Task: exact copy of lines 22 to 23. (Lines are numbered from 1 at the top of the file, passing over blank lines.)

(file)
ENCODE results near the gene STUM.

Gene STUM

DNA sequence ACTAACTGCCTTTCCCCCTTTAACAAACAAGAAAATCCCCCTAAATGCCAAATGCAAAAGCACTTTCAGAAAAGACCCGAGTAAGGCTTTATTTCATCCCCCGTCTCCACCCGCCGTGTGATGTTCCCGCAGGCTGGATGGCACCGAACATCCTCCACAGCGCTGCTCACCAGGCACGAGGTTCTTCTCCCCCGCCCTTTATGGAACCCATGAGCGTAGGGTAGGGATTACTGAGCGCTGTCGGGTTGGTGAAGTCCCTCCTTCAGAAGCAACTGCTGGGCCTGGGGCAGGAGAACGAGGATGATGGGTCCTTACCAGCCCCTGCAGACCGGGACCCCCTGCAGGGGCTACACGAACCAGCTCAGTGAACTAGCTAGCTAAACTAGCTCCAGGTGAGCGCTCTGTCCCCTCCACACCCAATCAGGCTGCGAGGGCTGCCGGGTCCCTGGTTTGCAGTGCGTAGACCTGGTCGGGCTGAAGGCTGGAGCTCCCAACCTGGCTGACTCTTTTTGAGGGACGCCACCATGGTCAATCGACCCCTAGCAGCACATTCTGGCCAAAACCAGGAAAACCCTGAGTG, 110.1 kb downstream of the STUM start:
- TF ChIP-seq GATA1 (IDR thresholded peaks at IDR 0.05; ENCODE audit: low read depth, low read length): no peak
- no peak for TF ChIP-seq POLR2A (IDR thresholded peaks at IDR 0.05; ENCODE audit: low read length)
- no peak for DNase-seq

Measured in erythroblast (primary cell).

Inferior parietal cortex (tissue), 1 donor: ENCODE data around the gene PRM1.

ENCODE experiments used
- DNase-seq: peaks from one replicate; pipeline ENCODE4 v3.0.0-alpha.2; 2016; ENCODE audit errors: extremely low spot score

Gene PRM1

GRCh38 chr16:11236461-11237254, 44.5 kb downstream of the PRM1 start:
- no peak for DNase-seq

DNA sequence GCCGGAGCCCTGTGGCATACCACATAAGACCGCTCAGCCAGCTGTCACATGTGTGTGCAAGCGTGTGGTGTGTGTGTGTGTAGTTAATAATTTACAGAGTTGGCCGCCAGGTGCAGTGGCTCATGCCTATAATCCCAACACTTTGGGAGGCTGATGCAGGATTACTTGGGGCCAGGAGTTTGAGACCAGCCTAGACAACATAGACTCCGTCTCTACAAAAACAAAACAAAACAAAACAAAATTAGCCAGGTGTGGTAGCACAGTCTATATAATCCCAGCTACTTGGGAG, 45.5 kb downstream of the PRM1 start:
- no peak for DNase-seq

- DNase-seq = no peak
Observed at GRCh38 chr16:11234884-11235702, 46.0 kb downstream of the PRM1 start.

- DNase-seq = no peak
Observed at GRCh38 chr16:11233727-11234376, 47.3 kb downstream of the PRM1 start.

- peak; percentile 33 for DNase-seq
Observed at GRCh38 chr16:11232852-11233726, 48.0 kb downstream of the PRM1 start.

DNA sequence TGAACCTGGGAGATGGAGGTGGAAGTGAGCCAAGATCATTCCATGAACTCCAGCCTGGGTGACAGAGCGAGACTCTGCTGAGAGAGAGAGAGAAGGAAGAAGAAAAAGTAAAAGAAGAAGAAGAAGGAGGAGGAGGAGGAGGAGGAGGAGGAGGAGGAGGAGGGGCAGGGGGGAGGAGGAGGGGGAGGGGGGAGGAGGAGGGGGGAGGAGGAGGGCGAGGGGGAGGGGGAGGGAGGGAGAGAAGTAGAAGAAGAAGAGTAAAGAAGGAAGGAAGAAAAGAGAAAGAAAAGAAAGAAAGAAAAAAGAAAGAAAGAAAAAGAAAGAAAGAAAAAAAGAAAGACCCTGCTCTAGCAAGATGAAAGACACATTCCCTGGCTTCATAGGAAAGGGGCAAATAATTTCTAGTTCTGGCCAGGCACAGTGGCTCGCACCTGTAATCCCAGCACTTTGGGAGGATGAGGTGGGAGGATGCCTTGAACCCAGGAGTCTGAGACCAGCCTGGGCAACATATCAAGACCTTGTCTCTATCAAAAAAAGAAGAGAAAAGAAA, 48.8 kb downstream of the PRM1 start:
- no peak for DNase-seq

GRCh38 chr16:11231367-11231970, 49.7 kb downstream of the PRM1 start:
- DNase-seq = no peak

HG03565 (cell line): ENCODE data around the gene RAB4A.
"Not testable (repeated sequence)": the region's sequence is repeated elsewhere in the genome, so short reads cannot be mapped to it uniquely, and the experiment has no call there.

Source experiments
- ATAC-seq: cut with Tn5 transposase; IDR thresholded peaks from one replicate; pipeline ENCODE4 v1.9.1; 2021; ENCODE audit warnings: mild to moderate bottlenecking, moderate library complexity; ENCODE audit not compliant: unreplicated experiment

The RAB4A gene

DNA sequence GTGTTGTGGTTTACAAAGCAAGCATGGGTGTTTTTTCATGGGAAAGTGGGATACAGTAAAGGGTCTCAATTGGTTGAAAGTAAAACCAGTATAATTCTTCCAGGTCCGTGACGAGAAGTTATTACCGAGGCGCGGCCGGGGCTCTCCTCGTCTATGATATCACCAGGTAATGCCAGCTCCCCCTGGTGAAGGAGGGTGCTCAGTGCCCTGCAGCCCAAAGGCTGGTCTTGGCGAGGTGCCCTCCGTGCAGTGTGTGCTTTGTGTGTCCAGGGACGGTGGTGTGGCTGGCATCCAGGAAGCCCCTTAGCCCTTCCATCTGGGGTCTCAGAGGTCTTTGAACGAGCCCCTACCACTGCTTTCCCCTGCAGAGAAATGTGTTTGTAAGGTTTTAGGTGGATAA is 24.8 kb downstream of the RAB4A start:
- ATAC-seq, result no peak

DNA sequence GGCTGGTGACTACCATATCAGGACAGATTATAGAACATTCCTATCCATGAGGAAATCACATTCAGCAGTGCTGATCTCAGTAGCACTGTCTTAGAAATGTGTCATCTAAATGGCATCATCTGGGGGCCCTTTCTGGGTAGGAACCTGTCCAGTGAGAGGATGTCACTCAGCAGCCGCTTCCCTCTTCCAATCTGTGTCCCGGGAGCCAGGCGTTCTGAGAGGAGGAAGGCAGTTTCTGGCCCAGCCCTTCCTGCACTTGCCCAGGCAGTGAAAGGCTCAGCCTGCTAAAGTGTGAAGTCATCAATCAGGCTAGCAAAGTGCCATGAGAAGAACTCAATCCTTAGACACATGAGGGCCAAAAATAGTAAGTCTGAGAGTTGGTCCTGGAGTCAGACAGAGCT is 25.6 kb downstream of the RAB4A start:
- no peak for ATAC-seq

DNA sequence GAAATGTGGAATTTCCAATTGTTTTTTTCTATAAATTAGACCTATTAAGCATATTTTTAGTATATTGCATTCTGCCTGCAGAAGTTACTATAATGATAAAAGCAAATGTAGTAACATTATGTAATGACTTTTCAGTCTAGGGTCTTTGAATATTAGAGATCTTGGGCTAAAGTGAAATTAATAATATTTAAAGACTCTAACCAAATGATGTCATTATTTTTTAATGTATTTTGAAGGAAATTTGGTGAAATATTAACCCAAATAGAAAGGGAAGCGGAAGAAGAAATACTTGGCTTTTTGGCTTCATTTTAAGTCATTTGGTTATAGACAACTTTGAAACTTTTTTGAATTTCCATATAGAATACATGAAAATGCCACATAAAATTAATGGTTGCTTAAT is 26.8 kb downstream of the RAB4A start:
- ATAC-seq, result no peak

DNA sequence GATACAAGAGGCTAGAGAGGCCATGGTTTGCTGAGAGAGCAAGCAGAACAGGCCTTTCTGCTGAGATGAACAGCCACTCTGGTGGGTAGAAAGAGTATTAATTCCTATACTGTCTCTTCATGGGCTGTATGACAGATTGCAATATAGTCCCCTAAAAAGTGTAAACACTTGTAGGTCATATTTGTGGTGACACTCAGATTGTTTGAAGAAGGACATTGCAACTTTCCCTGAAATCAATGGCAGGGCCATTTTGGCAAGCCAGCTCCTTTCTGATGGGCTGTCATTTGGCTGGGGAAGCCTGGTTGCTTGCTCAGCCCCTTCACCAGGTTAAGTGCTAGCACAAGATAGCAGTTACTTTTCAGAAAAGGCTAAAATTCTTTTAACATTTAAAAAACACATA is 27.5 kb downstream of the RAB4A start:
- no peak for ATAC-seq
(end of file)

DNA sequence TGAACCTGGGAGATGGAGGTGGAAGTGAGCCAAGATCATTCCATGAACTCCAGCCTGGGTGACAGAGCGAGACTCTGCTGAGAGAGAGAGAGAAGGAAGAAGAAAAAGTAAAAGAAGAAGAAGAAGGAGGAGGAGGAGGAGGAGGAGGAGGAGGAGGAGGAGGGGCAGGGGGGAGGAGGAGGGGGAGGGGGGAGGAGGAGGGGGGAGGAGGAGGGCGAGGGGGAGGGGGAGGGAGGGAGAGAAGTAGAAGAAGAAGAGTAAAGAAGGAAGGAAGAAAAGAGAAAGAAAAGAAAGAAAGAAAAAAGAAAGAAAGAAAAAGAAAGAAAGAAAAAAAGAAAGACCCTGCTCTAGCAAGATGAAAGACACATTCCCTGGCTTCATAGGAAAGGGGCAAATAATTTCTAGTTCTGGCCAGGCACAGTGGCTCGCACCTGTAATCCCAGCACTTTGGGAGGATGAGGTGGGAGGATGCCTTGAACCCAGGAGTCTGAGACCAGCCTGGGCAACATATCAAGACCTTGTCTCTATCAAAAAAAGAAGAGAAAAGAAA, 48.8 kb downstream of the PRM1 start:
- no peak for DNase-seq